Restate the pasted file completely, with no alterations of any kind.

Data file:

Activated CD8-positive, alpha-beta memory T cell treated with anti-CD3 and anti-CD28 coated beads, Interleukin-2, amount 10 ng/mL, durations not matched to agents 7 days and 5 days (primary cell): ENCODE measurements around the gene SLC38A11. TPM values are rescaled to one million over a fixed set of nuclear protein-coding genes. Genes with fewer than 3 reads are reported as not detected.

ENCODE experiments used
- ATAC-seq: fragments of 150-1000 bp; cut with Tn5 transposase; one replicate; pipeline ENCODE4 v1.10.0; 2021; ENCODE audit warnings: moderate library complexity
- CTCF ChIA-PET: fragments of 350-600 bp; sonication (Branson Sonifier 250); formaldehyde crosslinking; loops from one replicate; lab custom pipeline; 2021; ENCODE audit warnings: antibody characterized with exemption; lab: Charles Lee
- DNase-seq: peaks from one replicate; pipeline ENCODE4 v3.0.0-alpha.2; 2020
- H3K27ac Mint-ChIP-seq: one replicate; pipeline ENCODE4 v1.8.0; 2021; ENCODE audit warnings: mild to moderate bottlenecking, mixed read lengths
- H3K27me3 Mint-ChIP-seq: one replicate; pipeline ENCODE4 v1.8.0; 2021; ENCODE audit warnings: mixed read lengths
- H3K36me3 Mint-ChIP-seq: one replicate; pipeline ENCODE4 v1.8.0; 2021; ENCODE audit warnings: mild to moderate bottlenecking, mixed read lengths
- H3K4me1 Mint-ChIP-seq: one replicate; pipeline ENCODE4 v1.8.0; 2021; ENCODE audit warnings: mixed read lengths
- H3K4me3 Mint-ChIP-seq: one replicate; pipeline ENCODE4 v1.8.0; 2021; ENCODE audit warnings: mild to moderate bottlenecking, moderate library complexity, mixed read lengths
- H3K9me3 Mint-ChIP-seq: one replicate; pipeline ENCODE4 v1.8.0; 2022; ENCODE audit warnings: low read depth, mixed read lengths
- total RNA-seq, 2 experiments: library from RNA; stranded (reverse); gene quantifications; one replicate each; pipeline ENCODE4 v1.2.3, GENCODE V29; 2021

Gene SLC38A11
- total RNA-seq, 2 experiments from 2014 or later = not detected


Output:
Activated CD8-positive, alpha-beta memory T cell treated with anti-CD3 and anti-CD28 coated beads, Interleukin-2, amount 10 ng/mL, durations not matched to agents 7 days and 5 days (primary cell): ENCODE measurements around the gene SLC38A11. TPM values are rescaled to one million over a fixed set of nuclear protein-coding genes. Genes with fewer than 3 reads are reported as not detected.

ENCODE experiments used
- ATAC-seq: fragments of 150-1000 bp; cut with Tn5 transposase; one replicate; pipeline ENCODE4 v1.10.0; 2021; ENCODE audit warnings: moderate library complexity
- CTCF ChIA-PET: fragments of 350-600 bp; sonication (Branson Sonifier 250); formaldehyde crosslinking; loops from one replicate; lab custom pipeline; 2021; ENCODE audit warnings: antibody characterized with exemption; lab: Charles Lee
- DNase-seq: peaks from one replicate; pipeline ENCODE4 v3.0.0-alpha.2; 2020
- H3K27ac Mint-ChIP-seq: one replicate; pipeline ENCODE4 v1.8.0; 2021; ENCODE audit warnings: mild to moderate bottlenecking, mixed read lengths
- H3K27me3 Mint-ChIP-seq: one replicate; pipeline ENCODE4 v1.8.0; 2021; ENCODE audit warnings: mixed read lengths
- H3K36me3 Mint-ChIP-seq: one replicate; pipeline ENCODE4 v1.8.0; 2021; ENCODE audit warnings: mild to moderate bottlenecking, mixed read lengths
- H3K4me1 Mint-ChIP-seq: one replicate; pipeline ENCODE4 v1.8.0; 2021; ENCODE audit warnings: mixed read lengths
- H3K4me3 Mint-ChIP-seq: one replicate; pipeline ENCODE4 v1.8.0; 2021; ENCODE audit warnings: mild to moderate bottlenecking, moderate library complexity, mixed read lengths
- H3K9me3 Mint-ChIP-seq: one replicate; pipeline ENCODE4 v1.8.0; 2022; ENCODE audit warnings: low read depth, mixed read lengths
- total RNA-seq, 2 experiments: library from RNA; stranded (reverse); gene quantifications; one replicate each; pipeline ENCODE4 v1.2.3, GENCODE V29; 2021

Gene SLC38A11
- total RNA-seq, 2 experiments from 2014 or later = not detected